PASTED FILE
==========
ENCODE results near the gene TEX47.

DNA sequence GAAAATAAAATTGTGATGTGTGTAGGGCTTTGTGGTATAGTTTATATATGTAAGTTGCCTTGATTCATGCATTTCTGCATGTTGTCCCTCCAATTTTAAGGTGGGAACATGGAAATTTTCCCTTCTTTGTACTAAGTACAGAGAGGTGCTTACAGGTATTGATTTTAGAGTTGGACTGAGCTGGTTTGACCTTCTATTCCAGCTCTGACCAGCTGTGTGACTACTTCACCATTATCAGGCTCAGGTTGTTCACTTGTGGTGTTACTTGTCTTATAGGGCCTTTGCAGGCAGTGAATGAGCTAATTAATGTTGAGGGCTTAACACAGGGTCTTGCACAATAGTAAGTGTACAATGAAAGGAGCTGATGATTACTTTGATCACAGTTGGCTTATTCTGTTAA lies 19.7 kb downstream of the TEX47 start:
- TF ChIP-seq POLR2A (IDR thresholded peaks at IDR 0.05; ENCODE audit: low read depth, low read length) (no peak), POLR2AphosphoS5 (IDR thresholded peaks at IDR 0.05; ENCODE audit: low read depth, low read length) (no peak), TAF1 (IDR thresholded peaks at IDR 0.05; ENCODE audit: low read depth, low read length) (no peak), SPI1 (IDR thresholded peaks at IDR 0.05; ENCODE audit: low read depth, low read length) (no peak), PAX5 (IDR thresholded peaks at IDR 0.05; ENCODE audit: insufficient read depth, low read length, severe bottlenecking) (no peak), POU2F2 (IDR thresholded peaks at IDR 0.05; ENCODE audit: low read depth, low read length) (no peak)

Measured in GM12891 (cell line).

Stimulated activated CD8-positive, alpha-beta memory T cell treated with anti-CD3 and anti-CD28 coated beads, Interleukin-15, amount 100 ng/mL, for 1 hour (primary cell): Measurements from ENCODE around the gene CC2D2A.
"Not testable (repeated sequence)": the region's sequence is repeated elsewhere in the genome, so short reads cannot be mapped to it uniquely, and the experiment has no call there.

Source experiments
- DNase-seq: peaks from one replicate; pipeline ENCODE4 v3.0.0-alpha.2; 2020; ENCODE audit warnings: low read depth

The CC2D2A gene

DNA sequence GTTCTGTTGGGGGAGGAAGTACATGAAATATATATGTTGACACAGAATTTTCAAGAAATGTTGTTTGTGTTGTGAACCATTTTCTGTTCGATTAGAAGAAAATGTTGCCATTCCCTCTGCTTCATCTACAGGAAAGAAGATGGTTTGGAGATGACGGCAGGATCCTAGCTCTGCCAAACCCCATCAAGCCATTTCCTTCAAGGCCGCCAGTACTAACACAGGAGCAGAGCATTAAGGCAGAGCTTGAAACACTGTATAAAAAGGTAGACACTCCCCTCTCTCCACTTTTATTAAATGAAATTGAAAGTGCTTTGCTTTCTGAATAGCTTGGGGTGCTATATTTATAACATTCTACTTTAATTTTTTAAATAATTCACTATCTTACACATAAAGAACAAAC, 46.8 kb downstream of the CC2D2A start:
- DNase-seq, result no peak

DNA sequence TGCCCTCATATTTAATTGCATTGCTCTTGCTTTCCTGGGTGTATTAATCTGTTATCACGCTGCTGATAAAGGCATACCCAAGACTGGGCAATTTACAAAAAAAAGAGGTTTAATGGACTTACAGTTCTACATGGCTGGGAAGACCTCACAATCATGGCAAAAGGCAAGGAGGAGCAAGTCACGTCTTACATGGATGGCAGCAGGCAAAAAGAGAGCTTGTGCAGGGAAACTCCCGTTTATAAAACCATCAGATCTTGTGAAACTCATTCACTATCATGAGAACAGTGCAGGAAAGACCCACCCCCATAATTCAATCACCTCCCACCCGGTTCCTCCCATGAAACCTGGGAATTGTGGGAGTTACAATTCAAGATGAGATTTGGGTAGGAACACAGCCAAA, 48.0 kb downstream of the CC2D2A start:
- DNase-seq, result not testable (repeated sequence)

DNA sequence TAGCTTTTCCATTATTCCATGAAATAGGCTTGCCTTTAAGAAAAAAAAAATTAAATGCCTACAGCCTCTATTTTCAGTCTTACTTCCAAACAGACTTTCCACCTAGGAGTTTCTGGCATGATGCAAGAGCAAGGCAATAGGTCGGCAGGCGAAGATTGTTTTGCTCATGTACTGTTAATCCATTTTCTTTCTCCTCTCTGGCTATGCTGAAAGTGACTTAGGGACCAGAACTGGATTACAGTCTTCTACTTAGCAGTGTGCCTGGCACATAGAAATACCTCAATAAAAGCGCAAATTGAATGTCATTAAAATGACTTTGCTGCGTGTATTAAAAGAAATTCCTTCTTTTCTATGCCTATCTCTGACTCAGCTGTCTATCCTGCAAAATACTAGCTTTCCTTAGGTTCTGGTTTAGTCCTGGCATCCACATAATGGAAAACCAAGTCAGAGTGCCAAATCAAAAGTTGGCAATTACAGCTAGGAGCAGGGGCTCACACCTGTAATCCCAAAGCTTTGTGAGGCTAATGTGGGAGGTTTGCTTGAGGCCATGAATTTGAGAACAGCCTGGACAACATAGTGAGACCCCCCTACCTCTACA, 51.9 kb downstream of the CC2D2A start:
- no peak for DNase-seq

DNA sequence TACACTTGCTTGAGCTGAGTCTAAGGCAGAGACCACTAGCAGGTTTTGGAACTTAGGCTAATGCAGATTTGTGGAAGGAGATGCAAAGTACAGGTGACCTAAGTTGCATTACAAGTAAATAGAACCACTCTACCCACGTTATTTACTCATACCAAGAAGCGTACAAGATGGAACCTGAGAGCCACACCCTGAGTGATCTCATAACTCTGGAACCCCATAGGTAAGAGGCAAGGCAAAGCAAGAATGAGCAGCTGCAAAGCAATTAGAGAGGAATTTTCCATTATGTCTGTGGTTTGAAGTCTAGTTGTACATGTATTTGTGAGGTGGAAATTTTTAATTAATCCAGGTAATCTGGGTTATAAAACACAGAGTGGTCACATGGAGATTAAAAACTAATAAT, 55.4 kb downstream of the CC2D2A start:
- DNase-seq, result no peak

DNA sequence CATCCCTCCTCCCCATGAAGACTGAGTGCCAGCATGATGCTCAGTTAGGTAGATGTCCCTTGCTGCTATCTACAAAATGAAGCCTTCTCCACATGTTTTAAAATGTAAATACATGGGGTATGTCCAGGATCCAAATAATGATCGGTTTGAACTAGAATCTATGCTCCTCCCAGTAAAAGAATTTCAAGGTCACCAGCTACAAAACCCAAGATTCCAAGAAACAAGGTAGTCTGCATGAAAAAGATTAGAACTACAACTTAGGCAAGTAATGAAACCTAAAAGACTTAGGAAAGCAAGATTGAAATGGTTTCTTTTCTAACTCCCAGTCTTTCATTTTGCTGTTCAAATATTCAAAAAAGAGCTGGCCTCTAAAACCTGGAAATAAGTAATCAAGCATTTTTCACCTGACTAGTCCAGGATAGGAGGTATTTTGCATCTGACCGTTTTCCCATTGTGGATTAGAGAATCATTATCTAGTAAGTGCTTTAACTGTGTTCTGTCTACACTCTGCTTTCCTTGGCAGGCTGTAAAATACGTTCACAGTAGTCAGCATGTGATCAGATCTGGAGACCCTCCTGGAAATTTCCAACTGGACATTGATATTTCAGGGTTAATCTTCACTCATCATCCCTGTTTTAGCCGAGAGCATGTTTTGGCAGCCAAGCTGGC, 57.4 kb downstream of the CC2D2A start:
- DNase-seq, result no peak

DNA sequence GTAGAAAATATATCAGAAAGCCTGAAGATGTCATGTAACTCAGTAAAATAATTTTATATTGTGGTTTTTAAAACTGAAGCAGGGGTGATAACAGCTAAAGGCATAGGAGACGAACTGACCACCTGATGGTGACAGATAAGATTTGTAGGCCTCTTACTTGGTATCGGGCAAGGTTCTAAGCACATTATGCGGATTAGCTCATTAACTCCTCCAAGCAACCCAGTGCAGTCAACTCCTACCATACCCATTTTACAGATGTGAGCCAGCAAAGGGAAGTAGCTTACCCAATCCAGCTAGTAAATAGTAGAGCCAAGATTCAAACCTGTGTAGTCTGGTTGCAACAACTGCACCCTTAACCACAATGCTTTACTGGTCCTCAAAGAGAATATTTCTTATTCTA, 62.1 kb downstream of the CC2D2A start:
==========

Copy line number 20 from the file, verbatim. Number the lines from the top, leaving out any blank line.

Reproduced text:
DNA sequence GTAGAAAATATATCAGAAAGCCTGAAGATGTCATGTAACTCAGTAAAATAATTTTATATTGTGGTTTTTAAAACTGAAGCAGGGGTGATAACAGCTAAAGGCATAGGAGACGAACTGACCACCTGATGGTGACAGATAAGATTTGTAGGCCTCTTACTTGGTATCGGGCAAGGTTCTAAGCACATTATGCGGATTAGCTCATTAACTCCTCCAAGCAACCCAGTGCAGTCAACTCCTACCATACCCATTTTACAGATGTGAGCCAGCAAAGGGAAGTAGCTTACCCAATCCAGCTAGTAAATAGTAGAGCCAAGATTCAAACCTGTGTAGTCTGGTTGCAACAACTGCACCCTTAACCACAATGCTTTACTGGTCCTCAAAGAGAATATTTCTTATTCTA, 62.1 kb downstream of the CC2D2A start: